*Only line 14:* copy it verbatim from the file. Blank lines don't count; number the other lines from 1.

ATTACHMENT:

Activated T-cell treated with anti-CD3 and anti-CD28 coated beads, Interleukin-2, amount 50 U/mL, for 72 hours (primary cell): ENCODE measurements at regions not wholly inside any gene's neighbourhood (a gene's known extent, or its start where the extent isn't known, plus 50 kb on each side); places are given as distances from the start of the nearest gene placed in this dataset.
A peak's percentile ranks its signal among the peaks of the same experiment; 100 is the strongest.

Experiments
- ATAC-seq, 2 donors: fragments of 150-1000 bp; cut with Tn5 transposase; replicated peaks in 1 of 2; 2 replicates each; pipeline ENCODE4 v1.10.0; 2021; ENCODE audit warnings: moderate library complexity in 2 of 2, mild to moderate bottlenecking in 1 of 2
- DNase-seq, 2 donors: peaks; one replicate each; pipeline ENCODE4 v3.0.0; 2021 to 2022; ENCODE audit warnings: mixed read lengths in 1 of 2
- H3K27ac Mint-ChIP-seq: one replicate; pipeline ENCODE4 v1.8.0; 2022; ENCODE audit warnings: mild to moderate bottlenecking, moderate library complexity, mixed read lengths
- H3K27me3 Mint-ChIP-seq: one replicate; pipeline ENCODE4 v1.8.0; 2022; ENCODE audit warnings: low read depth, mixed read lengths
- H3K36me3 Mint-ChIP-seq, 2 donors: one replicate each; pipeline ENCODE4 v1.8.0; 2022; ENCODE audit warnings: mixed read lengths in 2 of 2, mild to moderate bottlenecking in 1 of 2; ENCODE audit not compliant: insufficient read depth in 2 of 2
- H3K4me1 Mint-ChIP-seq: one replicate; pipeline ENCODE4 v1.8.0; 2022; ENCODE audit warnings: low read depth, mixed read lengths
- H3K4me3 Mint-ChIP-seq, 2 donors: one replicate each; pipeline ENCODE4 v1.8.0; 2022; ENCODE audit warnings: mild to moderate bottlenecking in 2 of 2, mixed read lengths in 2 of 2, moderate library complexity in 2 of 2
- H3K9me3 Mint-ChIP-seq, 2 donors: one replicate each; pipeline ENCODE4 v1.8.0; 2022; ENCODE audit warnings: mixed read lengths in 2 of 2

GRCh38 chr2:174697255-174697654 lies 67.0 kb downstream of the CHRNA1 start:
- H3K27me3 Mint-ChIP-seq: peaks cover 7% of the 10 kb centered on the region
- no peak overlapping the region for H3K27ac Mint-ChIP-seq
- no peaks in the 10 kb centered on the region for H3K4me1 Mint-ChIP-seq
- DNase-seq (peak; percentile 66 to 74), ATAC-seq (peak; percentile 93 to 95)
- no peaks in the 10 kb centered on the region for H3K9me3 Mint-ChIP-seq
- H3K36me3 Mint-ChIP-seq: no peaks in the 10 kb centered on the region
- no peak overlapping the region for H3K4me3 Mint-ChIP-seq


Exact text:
- no peak overlapping the region for H3K27ac Mint-ChIP-seq